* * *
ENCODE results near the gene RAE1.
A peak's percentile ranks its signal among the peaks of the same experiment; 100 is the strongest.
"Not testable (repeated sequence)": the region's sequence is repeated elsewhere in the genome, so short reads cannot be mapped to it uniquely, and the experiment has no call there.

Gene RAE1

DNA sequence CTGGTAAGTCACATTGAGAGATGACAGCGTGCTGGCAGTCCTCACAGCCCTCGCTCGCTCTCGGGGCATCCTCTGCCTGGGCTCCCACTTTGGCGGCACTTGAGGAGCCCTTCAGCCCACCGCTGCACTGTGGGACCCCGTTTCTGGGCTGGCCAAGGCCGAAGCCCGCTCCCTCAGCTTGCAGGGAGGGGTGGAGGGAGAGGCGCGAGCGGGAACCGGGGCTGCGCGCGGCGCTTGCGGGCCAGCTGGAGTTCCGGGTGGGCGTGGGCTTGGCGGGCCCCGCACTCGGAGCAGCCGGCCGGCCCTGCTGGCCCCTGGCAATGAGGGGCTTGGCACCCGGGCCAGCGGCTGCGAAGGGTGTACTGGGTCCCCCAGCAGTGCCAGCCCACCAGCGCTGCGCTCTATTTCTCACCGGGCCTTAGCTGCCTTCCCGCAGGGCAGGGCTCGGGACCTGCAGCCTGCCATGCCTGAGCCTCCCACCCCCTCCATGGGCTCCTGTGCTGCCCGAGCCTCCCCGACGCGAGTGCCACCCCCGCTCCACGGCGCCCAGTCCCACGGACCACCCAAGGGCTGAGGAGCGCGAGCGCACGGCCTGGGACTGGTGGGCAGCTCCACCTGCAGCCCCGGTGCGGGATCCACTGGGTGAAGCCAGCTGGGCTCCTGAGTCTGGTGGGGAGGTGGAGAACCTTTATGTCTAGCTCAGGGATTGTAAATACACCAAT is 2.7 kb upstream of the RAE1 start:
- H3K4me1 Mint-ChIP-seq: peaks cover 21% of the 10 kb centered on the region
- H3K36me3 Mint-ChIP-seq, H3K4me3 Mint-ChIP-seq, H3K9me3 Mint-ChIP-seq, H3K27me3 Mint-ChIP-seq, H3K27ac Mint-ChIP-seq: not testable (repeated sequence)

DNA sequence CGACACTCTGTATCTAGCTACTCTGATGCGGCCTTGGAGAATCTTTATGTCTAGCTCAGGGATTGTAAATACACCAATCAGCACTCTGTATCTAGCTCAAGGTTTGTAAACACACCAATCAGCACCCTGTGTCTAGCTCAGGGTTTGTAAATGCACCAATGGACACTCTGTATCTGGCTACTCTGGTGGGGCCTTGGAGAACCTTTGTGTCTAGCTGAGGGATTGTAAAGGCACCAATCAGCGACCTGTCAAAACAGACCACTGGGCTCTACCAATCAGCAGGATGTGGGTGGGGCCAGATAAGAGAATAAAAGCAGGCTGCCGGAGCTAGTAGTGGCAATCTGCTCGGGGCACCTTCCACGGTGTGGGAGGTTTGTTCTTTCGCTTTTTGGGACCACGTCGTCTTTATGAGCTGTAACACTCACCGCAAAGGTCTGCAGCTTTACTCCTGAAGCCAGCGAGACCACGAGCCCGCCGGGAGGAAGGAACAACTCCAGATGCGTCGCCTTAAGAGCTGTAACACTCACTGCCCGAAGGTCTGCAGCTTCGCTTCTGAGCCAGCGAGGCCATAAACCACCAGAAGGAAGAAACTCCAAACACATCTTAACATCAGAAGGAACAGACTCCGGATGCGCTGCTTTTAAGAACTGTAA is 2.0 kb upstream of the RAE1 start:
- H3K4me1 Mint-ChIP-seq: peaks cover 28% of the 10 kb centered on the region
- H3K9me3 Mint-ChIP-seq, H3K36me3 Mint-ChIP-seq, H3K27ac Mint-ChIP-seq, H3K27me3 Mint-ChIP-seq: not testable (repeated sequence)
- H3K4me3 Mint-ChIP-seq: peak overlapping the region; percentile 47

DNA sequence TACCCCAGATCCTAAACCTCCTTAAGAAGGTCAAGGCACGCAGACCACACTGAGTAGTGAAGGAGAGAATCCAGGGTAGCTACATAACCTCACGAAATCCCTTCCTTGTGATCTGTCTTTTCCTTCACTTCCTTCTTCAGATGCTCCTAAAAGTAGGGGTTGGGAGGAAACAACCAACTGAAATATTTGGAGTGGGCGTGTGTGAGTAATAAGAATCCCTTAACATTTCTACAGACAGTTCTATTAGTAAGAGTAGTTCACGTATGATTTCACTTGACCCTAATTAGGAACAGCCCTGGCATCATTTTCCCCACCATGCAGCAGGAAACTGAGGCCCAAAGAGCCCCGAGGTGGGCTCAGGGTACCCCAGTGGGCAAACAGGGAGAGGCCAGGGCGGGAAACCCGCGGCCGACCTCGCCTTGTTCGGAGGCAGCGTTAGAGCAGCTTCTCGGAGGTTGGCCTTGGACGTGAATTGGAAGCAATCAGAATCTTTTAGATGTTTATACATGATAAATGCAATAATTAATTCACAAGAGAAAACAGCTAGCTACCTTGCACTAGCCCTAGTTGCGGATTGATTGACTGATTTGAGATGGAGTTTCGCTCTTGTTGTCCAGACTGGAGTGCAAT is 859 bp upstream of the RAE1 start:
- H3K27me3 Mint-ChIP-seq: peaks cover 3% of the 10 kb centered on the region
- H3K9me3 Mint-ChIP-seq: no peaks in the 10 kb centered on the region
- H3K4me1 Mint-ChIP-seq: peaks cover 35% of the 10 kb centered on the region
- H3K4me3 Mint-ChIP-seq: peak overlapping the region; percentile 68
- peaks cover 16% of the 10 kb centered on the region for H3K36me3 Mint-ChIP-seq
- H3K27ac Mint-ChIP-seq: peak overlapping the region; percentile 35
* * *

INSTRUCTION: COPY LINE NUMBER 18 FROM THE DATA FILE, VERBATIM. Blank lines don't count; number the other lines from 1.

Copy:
- H3K27ac Mint-ChIP-seq: peak overlapping the region; percentile 35